The Royal Society elects fellows through an elaborate peer review process that culminates in a vote by existing fellows, who will have proposed all 700 or so of the candidates. The letters FRS after one’s name can give a huge boost to a scientific career, and anecdotal evidence suggests that, on the whole, men lobby more aggressively than women for inclusion in the candidates’ book and then for election to the fellowship.
The Royal Society does a good job funding younger women and no one doubts that its leaders would like to elect more female fellows. So it is time for the society to investigate its election process and look for new ways to identify and promote female candidates who may be less self-assertive and less well connected than male colleagues. As role models, more female FRSs would boost the cause of women throughout science.
When a bird brain shows the way to go
How birds navigate remains one of biology’s big mysteries. Part of the answer seems to be through detecting variations in the Earth’s magnetic field, but how this sense works – and where in the brain it is located – is far from clear.
Last month, researchers shot down a favoured theory that iron-rich cells in pigeons’ beaks were compass cells. They turned out to be specialised blood cells with no possible sensing function.
Now two scientists from Baylor College of Medicine in Houston have identified 53 cells in pigeons’ brains that respond to changes in the direction and strength of the magnetic field around them. The experiment was conducted in a pitch-black room shielded from the Earth’s magnetic field. Seven pigeons were held in place as the researchers varied an artificial field while recording the birds’ neuronal activity. A group of 53 cells in the brainstem showed a clear response.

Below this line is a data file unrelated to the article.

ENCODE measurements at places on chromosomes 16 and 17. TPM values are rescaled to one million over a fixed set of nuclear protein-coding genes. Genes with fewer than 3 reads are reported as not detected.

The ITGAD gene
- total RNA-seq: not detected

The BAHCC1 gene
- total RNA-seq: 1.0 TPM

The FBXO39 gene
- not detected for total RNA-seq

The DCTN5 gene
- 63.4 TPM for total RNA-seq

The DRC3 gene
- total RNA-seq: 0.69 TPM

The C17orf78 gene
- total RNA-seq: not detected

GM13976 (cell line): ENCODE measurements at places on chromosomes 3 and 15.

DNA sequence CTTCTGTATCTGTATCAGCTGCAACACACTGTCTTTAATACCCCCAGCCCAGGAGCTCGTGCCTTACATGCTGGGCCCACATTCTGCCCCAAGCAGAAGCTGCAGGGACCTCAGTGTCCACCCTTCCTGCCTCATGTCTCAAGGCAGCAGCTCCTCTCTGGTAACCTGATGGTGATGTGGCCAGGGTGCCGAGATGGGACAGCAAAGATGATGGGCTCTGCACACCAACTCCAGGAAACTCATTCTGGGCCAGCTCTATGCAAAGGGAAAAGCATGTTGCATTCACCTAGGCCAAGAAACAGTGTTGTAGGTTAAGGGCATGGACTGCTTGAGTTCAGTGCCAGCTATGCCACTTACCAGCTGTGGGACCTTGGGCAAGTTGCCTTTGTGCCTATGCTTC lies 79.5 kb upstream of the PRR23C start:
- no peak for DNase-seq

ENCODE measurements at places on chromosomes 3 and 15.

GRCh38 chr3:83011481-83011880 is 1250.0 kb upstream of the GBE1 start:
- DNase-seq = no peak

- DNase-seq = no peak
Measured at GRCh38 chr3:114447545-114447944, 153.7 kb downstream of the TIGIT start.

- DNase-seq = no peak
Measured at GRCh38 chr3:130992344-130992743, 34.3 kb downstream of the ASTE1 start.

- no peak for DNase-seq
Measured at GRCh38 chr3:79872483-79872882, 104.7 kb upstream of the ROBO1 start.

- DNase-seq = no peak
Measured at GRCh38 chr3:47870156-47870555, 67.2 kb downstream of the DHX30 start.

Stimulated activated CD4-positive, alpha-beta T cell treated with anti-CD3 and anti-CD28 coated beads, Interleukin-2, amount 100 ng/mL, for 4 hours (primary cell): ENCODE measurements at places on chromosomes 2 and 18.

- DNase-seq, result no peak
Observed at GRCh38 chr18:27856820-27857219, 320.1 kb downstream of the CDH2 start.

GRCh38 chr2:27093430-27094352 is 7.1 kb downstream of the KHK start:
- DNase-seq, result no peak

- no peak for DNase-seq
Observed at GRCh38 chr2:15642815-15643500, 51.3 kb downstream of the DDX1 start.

If the observation, reported in the journal Science, is confirmed, part of the navigation mystery – where bird brains register magnetic sensations – may have been solved, but it will still not be clear how birds actually detect magnetic fields and where the magnetic map is stored. The Baylor scientists believe the 53 compass neurons are responding to signals from magnetic detectors in the pigeons’ inner ear and that the magnetic map resides in the hippocampus. But research into avian navigation still has a long way to go.
Venus in transit: last chance to spot planet
Next month, for the second and last time this century, astronomers will be able to witness a transit of Venus. The planet will move slowly as a black dot across the Sun’s surface – an event not visible again on Earth until 2117.
Although the transit cannot be described as a spectacular event, it has great historical resonance. For early astronomers from the 16th century onwards, predicting the passage of Venus across the face of the Sun was a key test of how well they understood the solar system.
By the 17th century, calculations had shown that transits occurred in pairs separated by eight years, with a gap of more than a century between pairs. The first astronomer to witness a predicted transit was Jeremiah Horrocks in 1639.
The 18th century was the great era of transit viewing. Edmund Halley proposed that astronomers should use the two events predicted for 1761 and 1769 – well after his death – to measure the distance between the Earth and the Sun. And indeed dozens of expeditions fanned out across the world to do just that, including James Cook’s viewing of the event from what is still called Point Venus in Tahiti.
The 2004 transit did not generate such noteworthy observations, nor will the one visible on June 5 (in the western hemisphere) and June 6 (in Europe, Asia and Africa). Perhaps its most useful function for today’s astronomers is to hone their understanding of the optical effects when a planet passes in front of its parent star. The slight dimming this induces is an important indirect method of finding extrasolar planets elsewhere in the galaxy.